Description The Automotive Innovation Fund (AIF) supports strategic, large-scale research and development projects to develop innovative, greener and more fuel-efficient vehicles.
Results achieved In 2016–17, the AIF has supported ten active projects focusing on innovative fuel-efficient technologies and processes.
Budget 2017 announced the creation of a new program called the Strategic Innovation Fund (SIF). SIF will incorporate the Automotive Innovation Fund, the Automotive Supplier Innovation Program, the Technology Development Program and the Strategic Aerospace and Defence Initiative.

The agreements provided the following benefits: (1) installation of flexible engine assembly plants and the development of more energy efficient engines; (2) assembly of more fuel-efficient vehicles; (3) increased production capacity of assembly plants leading to long-term economic benefits including job creation and retention; (4) manufacturing of hybrid and battery-electric vehicles; (5) installation of state-of-the-art paint shops; (6) development and commercialization of products focused on light-weight, renewable materials and more energy efficient system; and (7) investments in advanced automotive and communication technologies.

To date, $7.21 of investment has been leveraged per dollar of federal disbursements for AIF related projects.

Comments on variances In 2016–17, the overall lapse against total year-end authorities for this program is $43.7 million. This amount was entirely reprofiled into 2017–18 in order to align the program resources with anticipated project's needs.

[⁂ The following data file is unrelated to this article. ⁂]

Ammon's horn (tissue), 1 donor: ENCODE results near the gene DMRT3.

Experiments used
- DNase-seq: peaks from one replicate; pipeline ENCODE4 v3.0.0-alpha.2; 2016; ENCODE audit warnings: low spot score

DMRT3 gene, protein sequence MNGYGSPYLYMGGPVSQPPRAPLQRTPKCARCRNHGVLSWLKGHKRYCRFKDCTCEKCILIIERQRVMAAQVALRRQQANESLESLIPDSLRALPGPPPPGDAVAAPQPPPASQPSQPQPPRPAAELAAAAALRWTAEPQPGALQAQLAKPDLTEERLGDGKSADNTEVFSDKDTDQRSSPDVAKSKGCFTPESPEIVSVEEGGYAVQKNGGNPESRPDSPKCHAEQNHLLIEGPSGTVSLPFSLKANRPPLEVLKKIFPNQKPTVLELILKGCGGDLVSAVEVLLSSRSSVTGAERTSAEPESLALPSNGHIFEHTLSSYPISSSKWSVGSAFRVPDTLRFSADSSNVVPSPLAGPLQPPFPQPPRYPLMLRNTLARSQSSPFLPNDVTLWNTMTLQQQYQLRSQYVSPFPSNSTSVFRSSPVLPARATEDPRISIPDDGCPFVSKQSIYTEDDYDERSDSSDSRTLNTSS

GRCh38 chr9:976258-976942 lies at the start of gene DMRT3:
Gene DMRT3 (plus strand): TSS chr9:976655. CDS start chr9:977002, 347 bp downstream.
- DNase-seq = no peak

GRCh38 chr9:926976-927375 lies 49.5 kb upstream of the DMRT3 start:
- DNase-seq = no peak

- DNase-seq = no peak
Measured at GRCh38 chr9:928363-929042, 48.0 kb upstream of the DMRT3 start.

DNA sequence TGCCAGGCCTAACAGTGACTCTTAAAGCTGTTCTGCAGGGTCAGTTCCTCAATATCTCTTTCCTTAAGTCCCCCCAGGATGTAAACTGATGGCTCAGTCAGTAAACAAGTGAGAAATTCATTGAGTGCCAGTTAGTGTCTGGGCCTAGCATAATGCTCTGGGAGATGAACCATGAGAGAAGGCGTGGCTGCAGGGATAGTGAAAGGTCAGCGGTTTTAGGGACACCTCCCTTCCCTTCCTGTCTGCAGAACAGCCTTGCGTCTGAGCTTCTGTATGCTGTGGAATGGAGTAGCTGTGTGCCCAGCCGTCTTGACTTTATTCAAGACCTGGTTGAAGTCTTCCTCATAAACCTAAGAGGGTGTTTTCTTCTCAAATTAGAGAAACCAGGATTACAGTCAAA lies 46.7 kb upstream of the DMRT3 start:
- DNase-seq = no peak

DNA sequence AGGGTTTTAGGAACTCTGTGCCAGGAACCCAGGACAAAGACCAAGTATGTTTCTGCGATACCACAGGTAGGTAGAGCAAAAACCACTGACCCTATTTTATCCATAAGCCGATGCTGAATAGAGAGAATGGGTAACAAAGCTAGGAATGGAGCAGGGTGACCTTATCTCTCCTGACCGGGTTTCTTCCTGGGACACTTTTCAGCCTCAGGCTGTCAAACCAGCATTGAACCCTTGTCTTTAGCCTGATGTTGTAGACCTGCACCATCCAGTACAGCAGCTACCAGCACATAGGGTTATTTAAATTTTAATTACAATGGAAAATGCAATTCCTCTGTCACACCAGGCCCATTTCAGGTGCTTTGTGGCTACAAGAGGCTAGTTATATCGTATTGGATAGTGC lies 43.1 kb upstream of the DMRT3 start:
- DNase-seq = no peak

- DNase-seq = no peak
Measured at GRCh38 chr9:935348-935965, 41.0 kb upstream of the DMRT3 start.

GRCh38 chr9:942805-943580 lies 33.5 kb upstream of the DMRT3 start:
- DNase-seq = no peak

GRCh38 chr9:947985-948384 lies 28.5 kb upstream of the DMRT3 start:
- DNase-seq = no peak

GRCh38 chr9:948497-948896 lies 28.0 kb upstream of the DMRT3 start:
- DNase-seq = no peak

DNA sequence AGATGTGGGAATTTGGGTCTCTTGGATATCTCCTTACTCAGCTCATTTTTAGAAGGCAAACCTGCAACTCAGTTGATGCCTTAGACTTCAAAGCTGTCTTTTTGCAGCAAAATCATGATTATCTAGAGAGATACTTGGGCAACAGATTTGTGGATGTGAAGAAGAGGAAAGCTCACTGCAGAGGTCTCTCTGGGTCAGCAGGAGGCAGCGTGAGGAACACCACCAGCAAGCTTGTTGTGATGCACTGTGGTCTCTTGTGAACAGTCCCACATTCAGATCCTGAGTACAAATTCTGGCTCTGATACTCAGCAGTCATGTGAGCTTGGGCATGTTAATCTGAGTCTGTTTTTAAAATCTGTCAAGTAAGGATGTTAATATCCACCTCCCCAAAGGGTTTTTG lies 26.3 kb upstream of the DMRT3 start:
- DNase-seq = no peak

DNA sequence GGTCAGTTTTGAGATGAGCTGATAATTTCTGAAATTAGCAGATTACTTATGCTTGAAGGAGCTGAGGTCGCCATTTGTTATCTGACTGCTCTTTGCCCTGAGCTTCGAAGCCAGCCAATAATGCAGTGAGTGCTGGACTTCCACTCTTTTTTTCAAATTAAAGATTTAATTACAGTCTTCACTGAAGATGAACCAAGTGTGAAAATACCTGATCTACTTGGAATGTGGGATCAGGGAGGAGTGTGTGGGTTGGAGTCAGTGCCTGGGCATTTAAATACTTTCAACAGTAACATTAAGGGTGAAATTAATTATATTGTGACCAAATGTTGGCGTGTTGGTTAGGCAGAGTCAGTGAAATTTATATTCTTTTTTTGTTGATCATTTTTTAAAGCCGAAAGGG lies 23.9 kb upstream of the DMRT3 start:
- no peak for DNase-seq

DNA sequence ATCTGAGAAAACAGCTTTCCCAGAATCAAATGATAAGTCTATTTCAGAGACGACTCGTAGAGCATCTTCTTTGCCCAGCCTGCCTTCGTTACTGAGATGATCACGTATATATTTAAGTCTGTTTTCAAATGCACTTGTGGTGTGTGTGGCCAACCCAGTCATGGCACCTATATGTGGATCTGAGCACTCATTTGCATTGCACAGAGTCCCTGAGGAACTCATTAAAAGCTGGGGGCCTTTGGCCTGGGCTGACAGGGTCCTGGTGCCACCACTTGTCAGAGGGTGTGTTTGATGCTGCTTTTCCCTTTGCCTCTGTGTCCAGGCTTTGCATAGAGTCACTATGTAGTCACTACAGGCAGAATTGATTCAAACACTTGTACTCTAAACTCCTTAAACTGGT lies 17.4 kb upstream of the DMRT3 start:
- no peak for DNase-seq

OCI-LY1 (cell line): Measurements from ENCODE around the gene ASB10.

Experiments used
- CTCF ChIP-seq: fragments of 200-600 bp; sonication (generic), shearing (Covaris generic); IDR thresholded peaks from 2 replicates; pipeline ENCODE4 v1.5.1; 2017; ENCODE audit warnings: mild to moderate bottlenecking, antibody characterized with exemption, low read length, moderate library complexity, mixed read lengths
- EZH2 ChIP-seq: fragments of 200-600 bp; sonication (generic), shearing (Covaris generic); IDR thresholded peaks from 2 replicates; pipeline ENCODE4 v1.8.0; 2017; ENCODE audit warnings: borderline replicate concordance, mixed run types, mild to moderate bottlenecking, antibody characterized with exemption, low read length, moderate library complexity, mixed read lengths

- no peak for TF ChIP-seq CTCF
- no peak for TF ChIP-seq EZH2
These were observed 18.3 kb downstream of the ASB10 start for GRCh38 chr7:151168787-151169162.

Audits completed or planned None planned or completed.
Evaluations completed or planned An evaluation is planned for 2017–18.
Engagement of applicants and recipients Potential applicants and recipients are engaged on a regular basis by ISED officials through periodic project reviews and meetings to discuss proposed investments. To date, this engagement has resulted in 10 successful applications.
Performance Information (dollars)
Type of Transfer Payment 2014–15 Actual spending 2015–16 Actual spending 2016–17 Planned spending 2016–17 Total authorities available for use 2016–17 Actual spending (authorities used) Variance (2016–17 actual minus 2016–17 planned)
Total contributions 60,069,858  92,266,600 64,700,099 65,827,599 22,127,500 (42,572,599)
Total program 60,069,858  92,266,600 64,700,099 65,827,599 22,127,500 (42,572,599)
General Information
Name of transfer payment program Automotive Supplier Innovation Program
Start date June 3, 2015
End date March 31, 2020
Fiscal year for terms and conditions 2015–16
Strategic Outcome Advancements in science and technology, knowledge, and innovation strengthen the Canadian economy
Link to department's Program Alignment Architecture Program: Industrial Research and Development Financing
Sub-Program: Automotive Innovation
Description The Automotive Supplier Innovation Program (ASIP) is a five-year, $100 million program that provides non-repayable contributions to support technology demonstration and prototyping activities of Canadian-based suppliers developing innovative products and/or processes in the automotive sector.
Results achieved In 2016–17, ASIP supported 12 projects focusing on innovative fuel-efficient technologies and processes.